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Taxation and Customs Union

VAT treatment of Vouchers

The European Commission has compiled a report on the results of the public consultation entitled "Modernising the Value Added Tax treatment of Vouchers and related issues". The Report is now available in .pdf format. The responses are available upon request. See our contact page.

The consultation

In November 2006 the Commission's Taxation and Customs Union Directorate-General made available on its website a consultation paper seeking views from the public and business. It described the inconsistencies in the VAT treatment of vouchers between Member States. It explained that these inconsistencies may offer opportunities for tax avoidance or may raise situations of double, or non-taxation (for cross-border transactions).

After a description of several kinds of vouchers the consultation paper analysed some possible options for their VAT treatment taking into account such fundamental elements as the place and the time of supply and the taxable amount. Also the dividing line between vouchers and means of payment was analysed in order to avoid unwelcome distortions.

Finally a section dedicated to the European Court of Justice case-law was included to clarify the status quo of the interpretation of the current legal framework as set out in the Sixth VAT Directive (Directive 77/388/EEC, now Directive 2006/112/EC).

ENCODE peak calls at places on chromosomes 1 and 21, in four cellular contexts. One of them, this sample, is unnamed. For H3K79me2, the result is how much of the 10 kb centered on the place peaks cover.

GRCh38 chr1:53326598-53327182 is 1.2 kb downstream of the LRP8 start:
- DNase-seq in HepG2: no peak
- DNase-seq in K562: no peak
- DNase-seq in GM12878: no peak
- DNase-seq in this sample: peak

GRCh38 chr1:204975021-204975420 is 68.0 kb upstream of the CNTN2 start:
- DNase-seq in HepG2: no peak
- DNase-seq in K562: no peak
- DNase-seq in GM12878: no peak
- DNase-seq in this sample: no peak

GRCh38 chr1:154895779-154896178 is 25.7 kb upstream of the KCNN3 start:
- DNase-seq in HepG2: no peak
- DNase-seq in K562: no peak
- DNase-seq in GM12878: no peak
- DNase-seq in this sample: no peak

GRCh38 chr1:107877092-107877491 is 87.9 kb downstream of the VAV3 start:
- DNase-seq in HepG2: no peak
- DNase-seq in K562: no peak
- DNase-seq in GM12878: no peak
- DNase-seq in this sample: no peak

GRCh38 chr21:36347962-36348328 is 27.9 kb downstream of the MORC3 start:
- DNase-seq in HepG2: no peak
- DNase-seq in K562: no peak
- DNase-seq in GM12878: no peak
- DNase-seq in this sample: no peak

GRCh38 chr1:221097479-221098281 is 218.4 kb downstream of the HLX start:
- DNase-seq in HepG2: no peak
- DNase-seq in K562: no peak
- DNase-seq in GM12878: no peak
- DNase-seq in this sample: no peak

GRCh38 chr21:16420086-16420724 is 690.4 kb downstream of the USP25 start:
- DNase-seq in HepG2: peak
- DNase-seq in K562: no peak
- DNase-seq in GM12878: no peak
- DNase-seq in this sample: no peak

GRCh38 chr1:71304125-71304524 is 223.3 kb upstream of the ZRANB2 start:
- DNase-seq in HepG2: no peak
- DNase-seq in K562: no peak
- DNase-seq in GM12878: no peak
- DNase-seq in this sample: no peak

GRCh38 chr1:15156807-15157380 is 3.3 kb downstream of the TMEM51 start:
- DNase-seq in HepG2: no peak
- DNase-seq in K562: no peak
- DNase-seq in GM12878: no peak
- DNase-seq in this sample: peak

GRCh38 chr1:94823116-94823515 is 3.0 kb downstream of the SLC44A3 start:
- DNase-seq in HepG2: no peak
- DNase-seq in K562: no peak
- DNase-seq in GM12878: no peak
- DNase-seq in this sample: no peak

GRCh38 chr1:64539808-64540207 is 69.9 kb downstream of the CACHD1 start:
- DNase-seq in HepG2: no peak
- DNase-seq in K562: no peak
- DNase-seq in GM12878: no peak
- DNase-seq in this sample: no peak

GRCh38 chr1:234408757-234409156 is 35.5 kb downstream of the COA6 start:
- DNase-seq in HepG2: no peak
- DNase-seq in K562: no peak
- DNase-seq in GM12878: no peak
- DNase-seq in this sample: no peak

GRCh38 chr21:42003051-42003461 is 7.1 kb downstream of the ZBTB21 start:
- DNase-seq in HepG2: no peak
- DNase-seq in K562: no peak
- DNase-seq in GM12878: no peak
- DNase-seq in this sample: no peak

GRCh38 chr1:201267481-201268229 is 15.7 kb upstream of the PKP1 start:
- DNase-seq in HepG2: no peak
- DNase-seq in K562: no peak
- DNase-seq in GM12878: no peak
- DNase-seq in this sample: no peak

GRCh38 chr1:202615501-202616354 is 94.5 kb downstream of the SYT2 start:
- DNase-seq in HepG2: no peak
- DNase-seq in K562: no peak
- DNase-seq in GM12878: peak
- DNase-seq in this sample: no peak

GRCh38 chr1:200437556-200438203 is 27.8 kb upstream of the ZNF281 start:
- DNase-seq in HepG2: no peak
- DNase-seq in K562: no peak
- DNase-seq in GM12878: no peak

The paper was addressed to stakeholders such as companies who issue or deal in vouchers of all kinds, and of businesses operating or using payment systems as well as their advisors.

The purposes of consulting the public on this issue were:

  • to check the accuracy of the analysis;
  • to gather relevant feedback; and
  • to assist the Commission's services in developing their thinking on the subject.

Conclusions of the consultation

More than 30 responses were received from companies and associations in several different Member States.

Unfortunately, the technical complexity of this sector is not conducive to a comprehensive summing up of the outcome but in brief:

  • One issue raised was the competitive balance between some new forms of vouchers and the classic means of payment. The neutrality of treatment between systems having the same functionalities is considered as fundamental and any change in the legislation should not disregard this principle.
  • The majority of the responses agreed with the analysis and the definitions of various kinds of vouchers put forward by the Commission and also appreciated the options proposed with the Consultation.

All of them very much welcomed the initiative of the Commission arguing that:

  • there is a real need to clarify the VAT treatment of vouchers in a market which, despite the misunderstanding or the misapplication of the VAT rules, is constantly increasing and constantly evolving;
  • the current divergence of national rules and differences in the application of the Directive affect the development of this peculiar market.

Finally any change in the VAT treatment should take into account the time needed by business for the adaptation of systems. A transitional period between the publication of the law and its entry into force is considered as ideal.